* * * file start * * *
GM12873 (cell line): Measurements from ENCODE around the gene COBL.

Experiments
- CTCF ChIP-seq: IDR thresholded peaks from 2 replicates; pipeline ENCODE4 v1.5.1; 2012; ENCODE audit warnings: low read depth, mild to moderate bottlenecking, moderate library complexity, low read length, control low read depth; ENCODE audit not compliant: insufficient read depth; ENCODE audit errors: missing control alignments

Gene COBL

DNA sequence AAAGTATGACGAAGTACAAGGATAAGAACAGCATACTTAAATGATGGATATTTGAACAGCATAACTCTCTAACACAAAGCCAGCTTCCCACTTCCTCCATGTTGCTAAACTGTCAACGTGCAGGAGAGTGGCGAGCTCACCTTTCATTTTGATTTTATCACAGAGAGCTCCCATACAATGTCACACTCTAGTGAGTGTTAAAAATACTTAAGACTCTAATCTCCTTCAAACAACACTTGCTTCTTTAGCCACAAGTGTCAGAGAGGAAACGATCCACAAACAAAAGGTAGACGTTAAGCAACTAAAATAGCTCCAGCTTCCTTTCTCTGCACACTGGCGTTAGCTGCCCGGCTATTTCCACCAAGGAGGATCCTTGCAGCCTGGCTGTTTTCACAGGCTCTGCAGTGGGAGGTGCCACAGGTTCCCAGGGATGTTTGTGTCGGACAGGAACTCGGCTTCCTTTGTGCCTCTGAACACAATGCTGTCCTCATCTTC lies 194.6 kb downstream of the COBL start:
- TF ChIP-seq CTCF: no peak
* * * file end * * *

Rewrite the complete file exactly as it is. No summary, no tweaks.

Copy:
GM12873 (cell line): Measurements from ENCODE around the gene COBL.

Experiments
- CTCF ChIP-seq: IDR thresholded peaks from 2 replicates; pipeline ENCODE4 v1.5.1; 2012; ENCODE audit warnings: low read depth, mild to moderate bottlenecking, moderate library complexity, low read length, control low read depth; ENCODE audit not compliant: insufficient read depth; ENCODE audit errors: missing control alignments

Gene COBL

DNA sequence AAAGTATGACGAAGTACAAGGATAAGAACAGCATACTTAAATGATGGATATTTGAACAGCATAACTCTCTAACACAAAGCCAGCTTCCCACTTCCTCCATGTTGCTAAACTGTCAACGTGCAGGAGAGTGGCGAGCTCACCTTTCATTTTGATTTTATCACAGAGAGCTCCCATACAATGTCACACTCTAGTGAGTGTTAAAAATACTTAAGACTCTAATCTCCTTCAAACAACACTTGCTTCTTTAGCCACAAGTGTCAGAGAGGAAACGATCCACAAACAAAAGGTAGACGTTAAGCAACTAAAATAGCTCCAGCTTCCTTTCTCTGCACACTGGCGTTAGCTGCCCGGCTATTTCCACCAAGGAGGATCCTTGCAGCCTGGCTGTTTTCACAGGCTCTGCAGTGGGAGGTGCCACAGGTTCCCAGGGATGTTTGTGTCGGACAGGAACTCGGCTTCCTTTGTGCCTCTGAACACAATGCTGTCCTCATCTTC lies 194.6 kb downstream of the COBL start:
- TF ChIP-seq CTCF: no peak